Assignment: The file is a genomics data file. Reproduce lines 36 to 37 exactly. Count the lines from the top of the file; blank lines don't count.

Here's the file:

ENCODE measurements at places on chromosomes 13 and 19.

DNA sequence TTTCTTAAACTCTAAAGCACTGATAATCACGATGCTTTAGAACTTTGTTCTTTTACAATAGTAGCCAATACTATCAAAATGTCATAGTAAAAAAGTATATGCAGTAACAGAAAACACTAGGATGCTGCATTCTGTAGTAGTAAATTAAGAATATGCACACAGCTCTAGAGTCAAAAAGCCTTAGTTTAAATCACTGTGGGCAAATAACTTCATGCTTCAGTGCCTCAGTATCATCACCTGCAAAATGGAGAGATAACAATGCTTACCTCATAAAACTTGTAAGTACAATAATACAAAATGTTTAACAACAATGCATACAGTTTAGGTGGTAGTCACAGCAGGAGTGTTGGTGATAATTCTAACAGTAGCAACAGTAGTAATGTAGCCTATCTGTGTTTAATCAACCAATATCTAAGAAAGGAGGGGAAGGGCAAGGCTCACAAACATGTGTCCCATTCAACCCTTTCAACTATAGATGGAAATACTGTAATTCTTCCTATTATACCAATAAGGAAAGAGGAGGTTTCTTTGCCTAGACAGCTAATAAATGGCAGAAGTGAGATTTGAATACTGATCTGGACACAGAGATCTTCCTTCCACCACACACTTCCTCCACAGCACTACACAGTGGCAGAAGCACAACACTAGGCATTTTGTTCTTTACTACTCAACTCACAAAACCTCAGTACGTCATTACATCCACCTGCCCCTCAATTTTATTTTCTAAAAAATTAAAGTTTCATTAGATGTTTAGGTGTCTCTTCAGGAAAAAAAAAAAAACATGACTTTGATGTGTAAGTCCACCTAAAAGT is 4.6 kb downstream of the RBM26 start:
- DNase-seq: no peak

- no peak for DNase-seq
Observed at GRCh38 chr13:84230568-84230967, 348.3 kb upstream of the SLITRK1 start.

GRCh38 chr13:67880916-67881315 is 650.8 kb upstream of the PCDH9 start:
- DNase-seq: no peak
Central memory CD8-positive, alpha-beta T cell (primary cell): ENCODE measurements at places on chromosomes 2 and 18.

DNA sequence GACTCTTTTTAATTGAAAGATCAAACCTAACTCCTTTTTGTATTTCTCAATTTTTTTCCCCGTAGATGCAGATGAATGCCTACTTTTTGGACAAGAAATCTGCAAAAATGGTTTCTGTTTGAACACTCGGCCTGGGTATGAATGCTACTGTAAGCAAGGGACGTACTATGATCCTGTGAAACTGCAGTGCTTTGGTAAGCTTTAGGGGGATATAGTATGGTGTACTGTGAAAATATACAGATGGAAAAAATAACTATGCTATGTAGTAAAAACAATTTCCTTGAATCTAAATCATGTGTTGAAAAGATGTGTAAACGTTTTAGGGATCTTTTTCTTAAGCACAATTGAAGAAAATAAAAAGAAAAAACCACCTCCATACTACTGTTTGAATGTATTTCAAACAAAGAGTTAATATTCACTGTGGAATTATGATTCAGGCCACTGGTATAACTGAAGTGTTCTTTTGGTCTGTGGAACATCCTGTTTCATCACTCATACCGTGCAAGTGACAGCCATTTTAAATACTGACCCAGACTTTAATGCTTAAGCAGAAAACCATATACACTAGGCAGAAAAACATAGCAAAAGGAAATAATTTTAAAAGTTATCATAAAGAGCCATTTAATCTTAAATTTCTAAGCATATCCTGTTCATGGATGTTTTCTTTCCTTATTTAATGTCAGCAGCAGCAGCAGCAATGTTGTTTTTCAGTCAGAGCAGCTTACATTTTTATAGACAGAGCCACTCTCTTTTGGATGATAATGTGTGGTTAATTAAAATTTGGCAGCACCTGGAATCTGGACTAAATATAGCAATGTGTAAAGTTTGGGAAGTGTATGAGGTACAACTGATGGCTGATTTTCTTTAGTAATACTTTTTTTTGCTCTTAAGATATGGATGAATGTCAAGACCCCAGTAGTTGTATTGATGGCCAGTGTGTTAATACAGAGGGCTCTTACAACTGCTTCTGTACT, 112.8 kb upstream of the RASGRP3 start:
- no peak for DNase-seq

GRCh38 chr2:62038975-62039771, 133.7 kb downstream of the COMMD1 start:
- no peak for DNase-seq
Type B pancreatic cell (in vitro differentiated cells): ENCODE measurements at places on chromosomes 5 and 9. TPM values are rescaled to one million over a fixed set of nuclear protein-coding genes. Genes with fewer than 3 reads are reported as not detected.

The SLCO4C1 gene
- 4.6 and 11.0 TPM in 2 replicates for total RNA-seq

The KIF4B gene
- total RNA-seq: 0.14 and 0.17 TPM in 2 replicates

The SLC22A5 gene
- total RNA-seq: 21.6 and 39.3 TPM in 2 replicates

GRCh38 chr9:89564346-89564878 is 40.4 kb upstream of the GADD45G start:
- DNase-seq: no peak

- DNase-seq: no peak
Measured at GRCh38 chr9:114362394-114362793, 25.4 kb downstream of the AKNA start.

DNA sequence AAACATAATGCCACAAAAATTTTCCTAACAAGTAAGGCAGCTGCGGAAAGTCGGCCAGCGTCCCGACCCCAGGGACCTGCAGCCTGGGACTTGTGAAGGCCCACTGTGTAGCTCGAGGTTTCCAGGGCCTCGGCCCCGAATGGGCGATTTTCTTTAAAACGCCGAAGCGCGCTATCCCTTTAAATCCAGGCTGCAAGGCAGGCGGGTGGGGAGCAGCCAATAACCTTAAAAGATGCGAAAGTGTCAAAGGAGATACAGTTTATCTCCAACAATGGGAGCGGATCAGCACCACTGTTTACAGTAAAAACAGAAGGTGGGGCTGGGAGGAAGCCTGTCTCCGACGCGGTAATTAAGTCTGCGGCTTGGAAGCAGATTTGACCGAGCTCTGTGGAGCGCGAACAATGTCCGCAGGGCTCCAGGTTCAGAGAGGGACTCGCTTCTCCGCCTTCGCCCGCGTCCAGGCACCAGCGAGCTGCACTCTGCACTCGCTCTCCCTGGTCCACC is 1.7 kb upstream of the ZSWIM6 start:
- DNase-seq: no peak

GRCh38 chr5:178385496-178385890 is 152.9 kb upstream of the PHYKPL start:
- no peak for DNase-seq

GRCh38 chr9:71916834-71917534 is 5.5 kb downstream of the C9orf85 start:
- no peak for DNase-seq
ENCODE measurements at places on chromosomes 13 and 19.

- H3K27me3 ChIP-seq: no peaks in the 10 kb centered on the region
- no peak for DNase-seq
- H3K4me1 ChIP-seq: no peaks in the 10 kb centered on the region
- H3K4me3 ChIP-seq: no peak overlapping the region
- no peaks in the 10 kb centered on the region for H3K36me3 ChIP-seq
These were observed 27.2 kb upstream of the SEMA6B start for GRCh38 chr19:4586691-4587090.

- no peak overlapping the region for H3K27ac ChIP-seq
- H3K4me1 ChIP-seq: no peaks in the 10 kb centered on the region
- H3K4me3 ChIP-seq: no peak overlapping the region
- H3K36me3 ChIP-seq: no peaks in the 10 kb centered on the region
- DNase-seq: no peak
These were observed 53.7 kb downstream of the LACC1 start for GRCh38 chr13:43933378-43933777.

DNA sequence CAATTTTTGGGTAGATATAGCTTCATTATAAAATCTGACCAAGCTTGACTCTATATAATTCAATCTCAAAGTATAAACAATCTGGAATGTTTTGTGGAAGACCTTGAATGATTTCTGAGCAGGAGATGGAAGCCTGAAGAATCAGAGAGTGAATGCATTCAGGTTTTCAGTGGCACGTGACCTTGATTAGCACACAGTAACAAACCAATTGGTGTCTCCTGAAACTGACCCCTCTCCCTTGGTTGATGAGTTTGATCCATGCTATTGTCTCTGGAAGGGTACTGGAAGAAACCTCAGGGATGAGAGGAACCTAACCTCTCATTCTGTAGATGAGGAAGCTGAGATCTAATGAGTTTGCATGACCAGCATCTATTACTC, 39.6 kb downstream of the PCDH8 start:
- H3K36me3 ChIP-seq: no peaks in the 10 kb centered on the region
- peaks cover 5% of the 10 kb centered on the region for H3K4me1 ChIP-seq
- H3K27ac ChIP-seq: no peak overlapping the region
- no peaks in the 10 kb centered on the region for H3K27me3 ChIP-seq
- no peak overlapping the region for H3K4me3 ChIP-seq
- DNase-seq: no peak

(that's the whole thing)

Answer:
These were observed 27.2 kb upstream of the SEMA6B start for GRCh38 chr19:4586691-4587090.

- no peak overlapping the region for H3K27ac ChIP-seq